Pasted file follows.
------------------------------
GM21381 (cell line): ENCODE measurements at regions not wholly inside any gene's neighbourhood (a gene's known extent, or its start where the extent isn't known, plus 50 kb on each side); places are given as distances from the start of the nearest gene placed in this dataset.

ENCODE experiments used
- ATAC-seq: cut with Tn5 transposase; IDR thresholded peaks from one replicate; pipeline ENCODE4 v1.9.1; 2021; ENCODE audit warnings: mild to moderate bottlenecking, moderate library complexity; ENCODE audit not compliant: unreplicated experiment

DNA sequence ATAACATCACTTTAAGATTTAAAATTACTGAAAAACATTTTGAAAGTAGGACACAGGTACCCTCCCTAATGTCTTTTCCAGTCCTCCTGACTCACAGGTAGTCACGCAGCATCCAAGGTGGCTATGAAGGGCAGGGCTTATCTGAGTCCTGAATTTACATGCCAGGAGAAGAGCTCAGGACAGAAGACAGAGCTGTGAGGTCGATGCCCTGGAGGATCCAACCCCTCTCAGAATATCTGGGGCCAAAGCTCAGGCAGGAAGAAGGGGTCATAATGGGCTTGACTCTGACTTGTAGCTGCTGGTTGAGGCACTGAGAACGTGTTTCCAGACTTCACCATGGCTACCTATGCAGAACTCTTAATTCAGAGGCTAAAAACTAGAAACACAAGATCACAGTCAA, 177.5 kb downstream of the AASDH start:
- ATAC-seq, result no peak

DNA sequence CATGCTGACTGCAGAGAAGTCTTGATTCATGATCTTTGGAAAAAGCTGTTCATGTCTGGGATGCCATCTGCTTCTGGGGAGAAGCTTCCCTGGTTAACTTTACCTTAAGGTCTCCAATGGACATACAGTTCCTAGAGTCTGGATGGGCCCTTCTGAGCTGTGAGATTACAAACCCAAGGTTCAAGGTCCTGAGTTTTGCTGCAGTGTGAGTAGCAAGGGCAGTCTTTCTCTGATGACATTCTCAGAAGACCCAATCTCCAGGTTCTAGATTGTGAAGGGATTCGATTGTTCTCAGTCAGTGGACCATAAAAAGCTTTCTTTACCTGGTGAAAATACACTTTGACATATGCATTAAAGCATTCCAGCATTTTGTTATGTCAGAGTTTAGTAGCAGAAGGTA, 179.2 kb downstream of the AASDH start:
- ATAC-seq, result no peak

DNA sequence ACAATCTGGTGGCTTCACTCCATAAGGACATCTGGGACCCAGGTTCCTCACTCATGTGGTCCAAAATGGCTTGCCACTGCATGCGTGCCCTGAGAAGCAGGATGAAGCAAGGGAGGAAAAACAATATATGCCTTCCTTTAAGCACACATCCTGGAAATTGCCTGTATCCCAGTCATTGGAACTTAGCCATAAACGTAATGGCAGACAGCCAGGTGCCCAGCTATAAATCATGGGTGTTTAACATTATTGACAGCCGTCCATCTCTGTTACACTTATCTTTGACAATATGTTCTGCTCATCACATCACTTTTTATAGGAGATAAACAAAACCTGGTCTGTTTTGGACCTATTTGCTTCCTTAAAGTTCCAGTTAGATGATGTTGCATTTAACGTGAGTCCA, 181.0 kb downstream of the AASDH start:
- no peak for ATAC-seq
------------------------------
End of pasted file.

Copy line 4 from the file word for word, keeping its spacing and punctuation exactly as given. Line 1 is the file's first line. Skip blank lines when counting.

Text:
DNA sequence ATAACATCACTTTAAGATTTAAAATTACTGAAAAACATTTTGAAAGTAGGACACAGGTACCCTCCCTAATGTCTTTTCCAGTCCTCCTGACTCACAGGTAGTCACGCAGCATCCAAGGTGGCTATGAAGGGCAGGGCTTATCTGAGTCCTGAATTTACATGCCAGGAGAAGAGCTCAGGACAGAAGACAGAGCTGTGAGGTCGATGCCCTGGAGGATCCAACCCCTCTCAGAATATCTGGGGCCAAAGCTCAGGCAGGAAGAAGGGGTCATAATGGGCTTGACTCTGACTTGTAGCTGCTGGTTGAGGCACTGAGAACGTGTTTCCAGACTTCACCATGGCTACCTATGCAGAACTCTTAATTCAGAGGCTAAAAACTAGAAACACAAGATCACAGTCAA, 177.5 kb downstream of the AASDH start: